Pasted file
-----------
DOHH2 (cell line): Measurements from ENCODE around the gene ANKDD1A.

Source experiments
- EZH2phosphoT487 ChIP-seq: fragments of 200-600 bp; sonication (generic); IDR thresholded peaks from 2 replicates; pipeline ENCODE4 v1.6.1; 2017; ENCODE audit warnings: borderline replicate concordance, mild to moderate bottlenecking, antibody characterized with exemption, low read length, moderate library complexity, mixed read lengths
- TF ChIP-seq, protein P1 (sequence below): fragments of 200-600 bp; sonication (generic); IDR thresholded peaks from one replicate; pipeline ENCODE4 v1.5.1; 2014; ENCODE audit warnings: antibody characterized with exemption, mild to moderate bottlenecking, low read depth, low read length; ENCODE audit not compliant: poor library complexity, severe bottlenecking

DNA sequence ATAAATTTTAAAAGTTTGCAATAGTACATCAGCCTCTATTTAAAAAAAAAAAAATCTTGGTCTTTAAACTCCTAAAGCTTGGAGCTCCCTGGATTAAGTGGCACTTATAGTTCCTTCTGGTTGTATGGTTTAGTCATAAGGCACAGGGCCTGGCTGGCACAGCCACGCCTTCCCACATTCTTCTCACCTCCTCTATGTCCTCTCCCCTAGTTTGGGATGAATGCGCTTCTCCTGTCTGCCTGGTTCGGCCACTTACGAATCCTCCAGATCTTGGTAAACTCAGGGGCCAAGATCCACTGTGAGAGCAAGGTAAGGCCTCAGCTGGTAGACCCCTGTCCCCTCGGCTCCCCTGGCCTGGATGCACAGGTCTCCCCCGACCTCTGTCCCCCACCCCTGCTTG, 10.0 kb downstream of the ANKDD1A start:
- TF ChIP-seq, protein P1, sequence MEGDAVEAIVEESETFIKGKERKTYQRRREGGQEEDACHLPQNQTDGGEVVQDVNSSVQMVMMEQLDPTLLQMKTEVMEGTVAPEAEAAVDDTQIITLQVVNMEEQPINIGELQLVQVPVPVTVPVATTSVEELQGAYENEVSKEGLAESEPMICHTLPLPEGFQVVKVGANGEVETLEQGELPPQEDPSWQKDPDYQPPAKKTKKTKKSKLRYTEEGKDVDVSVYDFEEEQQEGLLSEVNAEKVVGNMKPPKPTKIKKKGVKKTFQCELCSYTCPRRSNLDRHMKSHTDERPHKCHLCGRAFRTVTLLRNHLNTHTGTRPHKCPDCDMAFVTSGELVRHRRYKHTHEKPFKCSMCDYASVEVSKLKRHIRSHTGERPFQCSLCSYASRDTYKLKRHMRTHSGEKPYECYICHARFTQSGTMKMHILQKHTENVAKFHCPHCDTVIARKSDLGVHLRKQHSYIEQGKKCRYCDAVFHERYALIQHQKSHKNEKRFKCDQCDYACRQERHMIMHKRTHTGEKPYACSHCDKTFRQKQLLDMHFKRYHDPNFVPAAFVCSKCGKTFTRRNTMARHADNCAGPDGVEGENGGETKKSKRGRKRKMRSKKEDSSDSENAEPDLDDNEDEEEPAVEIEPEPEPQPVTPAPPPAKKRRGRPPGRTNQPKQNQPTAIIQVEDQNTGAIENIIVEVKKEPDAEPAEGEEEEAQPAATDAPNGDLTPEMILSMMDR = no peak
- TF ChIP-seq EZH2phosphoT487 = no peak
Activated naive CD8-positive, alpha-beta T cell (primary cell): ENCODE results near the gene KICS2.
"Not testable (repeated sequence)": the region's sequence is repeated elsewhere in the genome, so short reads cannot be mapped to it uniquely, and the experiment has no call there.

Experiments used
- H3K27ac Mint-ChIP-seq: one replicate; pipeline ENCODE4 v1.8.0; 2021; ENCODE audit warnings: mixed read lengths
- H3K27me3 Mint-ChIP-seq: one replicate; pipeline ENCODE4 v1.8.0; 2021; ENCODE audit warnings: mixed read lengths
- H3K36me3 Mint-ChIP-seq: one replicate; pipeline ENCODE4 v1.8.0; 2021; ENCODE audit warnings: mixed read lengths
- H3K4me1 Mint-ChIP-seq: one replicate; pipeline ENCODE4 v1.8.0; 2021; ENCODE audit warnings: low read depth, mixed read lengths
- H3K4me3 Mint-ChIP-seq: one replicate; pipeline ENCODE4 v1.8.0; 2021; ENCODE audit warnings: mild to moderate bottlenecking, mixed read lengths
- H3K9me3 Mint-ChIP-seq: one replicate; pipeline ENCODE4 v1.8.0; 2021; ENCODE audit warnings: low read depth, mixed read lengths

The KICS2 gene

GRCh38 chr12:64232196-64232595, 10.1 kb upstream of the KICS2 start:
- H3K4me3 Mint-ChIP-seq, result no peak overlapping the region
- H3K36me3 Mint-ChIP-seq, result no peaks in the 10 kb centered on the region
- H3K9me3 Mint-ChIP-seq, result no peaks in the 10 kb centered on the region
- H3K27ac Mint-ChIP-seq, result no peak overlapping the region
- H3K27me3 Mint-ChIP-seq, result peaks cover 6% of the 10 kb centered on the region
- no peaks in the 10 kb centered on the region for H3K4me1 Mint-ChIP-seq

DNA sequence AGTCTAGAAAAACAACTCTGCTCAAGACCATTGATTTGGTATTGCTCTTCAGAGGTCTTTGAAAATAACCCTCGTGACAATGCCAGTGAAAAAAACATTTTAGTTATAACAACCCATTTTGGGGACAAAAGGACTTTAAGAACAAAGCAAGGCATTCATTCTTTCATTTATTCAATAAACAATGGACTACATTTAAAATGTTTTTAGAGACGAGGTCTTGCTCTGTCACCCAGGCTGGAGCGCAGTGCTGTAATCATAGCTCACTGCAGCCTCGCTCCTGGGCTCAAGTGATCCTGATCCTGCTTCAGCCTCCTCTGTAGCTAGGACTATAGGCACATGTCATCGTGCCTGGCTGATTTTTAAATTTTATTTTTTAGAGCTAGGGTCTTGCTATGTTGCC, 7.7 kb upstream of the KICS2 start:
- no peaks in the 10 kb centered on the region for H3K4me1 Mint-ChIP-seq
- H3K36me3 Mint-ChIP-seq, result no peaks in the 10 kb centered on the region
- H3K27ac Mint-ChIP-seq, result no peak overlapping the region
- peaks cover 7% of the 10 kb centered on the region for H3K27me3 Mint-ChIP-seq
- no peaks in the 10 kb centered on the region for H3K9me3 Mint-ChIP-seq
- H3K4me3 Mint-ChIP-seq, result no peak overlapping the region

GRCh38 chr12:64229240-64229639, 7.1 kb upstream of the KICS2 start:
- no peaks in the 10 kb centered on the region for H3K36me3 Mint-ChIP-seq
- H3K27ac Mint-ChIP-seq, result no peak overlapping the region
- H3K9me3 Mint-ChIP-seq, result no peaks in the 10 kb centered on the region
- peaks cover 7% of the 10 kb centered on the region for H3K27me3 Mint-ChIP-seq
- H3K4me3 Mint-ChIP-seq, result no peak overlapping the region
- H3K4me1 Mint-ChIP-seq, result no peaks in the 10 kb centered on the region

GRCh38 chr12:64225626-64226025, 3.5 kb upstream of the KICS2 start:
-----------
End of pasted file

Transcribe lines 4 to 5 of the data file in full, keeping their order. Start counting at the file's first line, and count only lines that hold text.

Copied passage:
- TF ChIP-seq, protein P1 (sequence below): fragments of 200-600 bp; sonication (generic); IDR thresholded peaks from one replicate; pipeline ENCODE4 v1.5.1; 2014; ENCODE audit warnings: antibody characterized with exemption, mild to moderate bottlenecking, low read depth, low read length; ENCODE audit not compliant: poor library complexity, severe bottlenecking

DNA sequence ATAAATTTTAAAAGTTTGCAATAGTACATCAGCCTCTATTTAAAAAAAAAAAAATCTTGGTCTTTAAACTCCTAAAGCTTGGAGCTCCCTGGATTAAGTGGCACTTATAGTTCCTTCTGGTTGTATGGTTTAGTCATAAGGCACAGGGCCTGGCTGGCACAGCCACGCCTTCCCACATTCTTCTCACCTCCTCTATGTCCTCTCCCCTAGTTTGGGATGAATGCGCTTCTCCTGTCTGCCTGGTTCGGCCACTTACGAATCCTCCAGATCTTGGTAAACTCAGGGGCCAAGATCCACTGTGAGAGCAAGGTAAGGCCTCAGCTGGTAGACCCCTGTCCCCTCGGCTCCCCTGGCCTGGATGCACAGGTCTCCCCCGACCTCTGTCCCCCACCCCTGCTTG, 10.0 kb downstream of the ANKDD1A start: